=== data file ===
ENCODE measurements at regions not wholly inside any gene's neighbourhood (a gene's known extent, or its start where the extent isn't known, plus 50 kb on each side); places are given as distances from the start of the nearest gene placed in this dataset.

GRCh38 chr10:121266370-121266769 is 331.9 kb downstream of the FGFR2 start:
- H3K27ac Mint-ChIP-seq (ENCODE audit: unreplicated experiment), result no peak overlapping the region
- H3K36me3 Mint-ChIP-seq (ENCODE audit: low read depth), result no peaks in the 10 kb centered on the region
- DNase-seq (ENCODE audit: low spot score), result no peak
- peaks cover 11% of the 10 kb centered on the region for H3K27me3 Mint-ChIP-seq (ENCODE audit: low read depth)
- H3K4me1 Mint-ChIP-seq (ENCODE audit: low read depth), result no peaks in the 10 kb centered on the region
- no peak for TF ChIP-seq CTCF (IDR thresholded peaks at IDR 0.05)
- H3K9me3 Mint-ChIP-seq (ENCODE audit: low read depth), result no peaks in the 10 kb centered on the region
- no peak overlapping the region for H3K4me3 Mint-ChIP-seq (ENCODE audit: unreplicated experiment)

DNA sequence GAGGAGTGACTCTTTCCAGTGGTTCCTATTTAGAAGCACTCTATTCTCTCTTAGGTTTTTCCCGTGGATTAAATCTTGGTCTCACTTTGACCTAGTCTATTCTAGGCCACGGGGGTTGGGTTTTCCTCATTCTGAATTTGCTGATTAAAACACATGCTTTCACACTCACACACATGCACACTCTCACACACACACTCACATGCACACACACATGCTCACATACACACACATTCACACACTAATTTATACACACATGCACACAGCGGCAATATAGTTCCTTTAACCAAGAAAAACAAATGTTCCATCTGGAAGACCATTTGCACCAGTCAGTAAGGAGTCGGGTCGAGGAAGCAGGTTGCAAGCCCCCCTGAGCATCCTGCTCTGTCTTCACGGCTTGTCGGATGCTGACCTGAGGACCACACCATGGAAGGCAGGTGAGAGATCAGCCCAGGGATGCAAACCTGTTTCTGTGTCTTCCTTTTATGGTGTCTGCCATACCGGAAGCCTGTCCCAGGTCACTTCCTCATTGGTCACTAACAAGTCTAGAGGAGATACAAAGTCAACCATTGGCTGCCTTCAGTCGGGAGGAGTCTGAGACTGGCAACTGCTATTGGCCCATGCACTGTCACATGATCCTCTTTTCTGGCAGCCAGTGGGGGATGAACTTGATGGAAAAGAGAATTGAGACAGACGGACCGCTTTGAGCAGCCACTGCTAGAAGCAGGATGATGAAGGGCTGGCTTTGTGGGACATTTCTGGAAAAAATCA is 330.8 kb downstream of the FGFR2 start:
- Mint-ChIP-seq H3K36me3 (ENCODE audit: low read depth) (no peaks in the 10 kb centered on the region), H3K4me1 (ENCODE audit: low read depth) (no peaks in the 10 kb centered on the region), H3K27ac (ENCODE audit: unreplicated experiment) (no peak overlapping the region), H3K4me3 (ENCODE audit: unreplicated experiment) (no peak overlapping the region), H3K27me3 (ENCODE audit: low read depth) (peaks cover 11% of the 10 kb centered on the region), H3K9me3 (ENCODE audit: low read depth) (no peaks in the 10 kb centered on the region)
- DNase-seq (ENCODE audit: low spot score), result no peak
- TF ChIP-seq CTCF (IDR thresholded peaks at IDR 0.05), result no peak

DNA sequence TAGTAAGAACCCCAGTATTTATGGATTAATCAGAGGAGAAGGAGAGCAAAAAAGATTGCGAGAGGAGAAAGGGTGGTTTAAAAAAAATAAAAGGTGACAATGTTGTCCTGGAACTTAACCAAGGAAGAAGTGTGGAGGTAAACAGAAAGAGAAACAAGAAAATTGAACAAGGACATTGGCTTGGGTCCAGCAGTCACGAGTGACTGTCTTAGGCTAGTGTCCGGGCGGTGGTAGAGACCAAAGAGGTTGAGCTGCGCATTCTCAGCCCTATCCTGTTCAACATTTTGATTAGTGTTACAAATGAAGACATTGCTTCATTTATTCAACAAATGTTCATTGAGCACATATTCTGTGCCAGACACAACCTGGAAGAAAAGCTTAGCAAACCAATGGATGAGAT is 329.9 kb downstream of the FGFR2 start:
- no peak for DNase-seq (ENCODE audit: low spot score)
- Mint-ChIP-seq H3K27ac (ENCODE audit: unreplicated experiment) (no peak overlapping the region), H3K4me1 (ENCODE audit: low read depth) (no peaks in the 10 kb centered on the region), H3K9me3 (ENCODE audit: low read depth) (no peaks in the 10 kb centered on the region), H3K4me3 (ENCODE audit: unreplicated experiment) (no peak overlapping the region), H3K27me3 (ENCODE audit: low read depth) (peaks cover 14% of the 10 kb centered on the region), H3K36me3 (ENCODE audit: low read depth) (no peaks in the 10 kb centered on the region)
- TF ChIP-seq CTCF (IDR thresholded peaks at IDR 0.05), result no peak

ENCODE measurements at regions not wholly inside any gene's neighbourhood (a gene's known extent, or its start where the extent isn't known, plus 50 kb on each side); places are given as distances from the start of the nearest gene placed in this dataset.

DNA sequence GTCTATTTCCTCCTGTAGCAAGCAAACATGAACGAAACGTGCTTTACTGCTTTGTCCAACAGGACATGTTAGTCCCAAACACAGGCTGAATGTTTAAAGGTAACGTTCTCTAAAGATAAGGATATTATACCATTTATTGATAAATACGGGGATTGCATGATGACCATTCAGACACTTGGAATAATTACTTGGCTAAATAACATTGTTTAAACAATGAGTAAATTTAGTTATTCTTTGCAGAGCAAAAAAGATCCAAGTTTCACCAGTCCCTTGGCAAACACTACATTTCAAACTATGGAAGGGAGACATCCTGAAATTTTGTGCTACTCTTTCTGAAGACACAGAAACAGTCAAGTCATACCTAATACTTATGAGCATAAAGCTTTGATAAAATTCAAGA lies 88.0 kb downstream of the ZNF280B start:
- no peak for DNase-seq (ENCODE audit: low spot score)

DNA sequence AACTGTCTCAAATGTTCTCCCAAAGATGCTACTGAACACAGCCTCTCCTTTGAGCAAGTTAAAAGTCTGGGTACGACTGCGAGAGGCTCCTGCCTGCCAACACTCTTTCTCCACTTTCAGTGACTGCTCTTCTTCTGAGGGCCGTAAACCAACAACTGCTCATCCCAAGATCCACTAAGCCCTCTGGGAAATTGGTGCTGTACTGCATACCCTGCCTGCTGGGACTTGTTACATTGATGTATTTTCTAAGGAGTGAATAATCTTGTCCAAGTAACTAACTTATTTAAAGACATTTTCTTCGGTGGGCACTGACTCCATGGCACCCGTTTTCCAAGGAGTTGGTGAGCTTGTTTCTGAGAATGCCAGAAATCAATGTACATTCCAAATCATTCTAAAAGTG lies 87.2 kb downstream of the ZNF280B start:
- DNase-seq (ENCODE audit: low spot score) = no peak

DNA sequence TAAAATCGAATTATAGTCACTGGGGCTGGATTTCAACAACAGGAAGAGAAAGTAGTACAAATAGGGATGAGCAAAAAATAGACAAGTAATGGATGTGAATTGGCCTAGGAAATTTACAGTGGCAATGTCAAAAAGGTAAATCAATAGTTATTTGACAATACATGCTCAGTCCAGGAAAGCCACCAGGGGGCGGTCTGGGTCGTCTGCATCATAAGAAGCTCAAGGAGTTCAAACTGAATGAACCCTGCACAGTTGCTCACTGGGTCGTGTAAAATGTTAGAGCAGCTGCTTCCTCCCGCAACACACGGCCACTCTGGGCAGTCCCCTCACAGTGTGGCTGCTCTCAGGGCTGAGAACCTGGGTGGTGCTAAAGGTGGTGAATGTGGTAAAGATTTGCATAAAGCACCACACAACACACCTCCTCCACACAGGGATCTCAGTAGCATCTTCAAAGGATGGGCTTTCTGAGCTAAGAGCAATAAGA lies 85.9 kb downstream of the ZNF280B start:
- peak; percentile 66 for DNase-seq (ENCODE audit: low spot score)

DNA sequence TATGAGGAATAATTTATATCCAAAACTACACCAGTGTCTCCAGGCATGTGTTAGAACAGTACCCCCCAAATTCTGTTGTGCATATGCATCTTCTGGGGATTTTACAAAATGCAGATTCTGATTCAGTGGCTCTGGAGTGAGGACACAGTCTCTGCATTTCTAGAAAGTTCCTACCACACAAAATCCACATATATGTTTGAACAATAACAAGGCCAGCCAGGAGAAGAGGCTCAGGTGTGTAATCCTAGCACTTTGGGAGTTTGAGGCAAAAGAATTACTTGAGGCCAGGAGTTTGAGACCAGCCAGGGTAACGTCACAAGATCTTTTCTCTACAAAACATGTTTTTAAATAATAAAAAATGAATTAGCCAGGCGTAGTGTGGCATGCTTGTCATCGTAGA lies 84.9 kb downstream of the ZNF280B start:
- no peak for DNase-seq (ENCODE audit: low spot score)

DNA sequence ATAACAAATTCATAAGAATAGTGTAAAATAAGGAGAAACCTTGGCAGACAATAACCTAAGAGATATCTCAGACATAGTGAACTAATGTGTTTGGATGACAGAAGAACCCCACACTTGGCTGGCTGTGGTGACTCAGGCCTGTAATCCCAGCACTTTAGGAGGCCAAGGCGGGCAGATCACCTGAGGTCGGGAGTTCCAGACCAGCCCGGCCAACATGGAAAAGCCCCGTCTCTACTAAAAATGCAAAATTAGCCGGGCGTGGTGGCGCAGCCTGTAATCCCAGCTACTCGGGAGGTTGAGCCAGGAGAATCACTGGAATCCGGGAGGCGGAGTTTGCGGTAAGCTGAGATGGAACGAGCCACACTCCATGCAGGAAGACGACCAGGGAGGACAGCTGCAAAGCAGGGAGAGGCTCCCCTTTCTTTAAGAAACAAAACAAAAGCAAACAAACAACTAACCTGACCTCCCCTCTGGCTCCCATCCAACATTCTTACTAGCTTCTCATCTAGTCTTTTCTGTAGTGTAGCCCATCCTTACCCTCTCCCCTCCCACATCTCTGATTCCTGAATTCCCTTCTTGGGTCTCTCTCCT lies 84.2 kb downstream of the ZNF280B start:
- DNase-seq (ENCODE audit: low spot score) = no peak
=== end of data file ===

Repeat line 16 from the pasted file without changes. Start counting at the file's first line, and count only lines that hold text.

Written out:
- no peak for DNase-seq (ENCODE audit: low spot score)